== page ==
With the beginning of each new season, one of Symphogear’s main goals seems to be to outdo itself in terms of scale and spectacle. The opening episode of Symphogear GX certainly lends itself to that theory anyway, as we see the power trio of Hibiki, Tsubasa and Chris ride a crashing space shuttle down to Earth before punching the K2 Mountain clean in half just to make an unobstructed landing path for it. It’s an incredibly over the top moment even for this show’s standards, and sets the tone well for the kind of entertainment that is to follow. Each episode ends in some high-stakes cliffhanger that aims to outdo the last, the girls all gain new beserker-style “Ignite” modes thanks to the Dáinsleif relic and then finally the series ends quite literally with a person-sized fist. Subtlety is not Symphogear’s strong point, nor does the show want it to be.

But the most appealing aspect about Symphogear GX from the get-go is that it feels like the opportunity for something fresh. At the end of the previous season the Noise were seemingly gone for good, prompting the idea that this one would have to come up with some sort of new threat for our heroes to face. And with the immediate introduction of Carol and the Autoscorers, it seemed like GX was doing exactly that. A new key villain that was completely detached from the Fine legacy of the original, flanked by a smaller number of key villains that aren’t Symphogear wielders but are a force to be reckoned with. Granted it only feels like a minor shakeup, but with the addition of Maria, Kirika and Shirabe to team it felt like the perfect opportunity to put a new spin on the franchise.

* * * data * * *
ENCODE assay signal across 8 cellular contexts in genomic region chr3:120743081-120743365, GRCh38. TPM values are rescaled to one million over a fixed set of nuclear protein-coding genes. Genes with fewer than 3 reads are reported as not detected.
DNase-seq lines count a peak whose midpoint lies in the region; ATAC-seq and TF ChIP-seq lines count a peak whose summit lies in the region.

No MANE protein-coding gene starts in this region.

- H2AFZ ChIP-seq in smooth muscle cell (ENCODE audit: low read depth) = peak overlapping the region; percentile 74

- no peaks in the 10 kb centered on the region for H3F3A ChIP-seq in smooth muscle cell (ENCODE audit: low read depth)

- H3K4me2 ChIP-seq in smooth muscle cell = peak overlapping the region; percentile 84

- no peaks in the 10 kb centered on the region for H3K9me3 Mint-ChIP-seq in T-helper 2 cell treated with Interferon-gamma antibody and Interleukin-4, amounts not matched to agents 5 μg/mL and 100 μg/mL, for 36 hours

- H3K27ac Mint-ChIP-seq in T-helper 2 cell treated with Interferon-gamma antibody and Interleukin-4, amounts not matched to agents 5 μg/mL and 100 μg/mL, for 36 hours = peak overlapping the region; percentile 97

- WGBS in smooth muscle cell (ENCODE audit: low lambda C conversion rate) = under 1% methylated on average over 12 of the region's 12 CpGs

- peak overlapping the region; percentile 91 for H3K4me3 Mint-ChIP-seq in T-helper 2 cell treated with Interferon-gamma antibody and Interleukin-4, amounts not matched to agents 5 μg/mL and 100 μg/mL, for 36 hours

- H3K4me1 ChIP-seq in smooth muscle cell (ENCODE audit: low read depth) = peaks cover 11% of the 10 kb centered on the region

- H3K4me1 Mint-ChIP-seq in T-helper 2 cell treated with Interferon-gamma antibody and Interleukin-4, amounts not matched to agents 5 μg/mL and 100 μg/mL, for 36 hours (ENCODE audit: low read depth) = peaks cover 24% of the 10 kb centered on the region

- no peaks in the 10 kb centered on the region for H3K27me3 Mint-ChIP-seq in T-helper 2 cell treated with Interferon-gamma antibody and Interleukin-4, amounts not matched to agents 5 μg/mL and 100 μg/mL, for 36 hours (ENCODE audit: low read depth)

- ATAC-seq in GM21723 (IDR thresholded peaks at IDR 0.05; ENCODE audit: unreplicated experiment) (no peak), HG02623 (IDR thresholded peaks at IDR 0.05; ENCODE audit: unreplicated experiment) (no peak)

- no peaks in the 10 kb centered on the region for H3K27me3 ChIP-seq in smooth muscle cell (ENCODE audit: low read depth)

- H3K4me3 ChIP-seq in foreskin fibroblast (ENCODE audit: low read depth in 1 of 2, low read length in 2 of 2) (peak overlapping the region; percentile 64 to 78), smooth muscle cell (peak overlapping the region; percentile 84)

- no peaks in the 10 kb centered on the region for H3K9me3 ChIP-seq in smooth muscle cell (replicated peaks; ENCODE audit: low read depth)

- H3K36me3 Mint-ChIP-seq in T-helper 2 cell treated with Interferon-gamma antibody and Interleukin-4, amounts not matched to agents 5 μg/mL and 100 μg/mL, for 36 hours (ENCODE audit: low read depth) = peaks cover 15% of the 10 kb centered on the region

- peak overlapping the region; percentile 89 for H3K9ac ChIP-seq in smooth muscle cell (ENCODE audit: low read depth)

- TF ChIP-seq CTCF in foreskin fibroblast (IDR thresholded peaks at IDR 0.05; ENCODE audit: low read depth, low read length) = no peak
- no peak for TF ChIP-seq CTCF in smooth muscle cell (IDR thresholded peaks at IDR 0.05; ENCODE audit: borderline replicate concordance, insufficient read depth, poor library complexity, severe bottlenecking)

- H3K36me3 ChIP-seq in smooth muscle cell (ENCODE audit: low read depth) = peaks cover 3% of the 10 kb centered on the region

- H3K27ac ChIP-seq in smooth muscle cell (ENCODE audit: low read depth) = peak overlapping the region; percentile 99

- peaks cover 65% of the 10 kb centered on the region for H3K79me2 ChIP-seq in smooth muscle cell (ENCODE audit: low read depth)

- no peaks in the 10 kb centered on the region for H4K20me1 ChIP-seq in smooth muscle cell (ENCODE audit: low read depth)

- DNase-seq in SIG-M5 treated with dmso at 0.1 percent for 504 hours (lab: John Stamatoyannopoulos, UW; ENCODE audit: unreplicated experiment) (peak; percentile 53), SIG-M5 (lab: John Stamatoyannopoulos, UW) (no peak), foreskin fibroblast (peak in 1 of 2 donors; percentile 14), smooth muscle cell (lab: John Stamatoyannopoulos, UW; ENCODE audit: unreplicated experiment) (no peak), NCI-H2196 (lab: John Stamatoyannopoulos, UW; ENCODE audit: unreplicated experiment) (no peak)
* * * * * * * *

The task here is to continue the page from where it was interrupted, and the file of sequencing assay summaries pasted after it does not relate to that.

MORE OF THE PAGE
The Ignite Mode transformation
Unleash the beast